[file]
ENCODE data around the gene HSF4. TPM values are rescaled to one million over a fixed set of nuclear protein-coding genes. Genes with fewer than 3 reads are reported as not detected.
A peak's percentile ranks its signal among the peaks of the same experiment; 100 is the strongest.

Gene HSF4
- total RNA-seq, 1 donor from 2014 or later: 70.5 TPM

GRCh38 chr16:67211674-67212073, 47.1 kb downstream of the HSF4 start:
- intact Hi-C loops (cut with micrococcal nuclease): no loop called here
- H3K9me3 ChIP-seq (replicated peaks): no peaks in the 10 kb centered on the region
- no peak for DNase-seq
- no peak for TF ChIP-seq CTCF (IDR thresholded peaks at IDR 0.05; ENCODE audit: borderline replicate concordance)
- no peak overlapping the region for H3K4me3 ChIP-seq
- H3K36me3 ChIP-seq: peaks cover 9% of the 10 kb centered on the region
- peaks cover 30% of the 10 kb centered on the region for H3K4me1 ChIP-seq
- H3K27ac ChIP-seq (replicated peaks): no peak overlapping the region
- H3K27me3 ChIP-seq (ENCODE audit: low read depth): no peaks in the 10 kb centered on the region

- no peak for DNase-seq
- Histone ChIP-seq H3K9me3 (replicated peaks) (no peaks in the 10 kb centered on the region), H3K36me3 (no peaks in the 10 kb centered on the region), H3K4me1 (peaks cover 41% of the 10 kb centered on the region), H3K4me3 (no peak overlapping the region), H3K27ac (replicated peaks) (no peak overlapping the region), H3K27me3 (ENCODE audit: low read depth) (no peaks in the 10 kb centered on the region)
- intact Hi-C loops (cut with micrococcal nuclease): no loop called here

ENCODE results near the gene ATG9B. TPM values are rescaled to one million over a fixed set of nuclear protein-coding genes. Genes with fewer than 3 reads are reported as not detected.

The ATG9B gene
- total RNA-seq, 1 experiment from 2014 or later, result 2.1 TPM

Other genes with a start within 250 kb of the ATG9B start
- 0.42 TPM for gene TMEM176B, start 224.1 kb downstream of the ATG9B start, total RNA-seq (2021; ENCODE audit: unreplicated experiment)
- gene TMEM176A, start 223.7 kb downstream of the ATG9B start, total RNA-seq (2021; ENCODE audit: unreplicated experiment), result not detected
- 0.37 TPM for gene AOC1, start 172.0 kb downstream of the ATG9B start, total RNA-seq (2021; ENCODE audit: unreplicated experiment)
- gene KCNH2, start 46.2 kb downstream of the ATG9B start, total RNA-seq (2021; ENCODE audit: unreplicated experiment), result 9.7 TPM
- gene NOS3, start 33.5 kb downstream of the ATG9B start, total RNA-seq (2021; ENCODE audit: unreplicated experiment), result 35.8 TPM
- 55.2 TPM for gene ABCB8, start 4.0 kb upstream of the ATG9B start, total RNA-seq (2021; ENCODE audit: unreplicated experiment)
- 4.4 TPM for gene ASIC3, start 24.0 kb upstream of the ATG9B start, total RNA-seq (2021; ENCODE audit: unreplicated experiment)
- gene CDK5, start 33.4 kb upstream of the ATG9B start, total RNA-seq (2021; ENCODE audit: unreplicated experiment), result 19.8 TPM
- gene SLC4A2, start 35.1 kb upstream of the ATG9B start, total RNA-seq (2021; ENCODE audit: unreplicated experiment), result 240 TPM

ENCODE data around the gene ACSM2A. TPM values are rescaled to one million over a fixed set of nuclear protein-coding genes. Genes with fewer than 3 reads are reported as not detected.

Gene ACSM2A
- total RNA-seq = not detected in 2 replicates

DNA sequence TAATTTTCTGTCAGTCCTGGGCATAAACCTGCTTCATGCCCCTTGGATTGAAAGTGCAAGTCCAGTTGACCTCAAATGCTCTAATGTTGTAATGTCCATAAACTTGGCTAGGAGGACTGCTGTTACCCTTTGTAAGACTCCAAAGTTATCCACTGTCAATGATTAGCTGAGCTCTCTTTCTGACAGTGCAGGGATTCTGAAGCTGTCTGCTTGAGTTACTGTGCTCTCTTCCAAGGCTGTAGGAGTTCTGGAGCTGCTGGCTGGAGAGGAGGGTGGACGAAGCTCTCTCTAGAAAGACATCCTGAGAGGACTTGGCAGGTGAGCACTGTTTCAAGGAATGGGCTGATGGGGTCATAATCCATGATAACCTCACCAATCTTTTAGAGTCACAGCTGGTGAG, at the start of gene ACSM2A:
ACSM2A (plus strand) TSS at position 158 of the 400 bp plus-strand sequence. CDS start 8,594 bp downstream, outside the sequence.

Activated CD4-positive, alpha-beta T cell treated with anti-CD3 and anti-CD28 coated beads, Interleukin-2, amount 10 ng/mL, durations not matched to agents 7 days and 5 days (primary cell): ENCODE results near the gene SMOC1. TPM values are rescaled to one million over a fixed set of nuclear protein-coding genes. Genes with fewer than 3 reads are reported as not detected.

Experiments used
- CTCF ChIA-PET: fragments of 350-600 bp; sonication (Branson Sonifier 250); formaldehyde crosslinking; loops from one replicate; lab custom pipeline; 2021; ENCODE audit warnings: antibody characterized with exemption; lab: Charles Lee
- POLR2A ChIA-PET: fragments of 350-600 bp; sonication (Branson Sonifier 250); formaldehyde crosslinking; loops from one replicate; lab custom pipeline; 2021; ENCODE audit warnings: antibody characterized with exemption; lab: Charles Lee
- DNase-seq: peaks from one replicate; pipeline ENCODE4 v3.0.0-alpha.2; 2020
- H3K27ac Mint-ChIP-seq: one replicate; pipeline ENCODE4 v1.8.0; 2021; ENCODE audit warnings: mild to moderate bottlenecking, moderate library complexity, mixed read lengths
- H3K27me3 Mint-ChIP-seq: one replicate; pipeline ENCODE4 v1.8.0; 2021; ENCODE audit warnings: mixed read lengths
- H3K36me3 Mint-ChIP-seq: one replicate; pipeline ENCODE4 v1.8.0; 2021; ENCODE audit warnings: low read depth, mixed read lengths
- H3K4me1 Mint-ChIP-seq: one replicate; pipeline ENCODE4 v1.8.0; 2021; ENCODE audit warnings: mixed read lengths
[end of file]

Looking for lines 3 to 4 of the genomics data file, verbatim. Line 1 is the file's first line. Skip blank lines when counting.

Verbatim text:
Gene HSF4
- total RNA-seq, 1 donor from 2014 or later: 70.5 TPM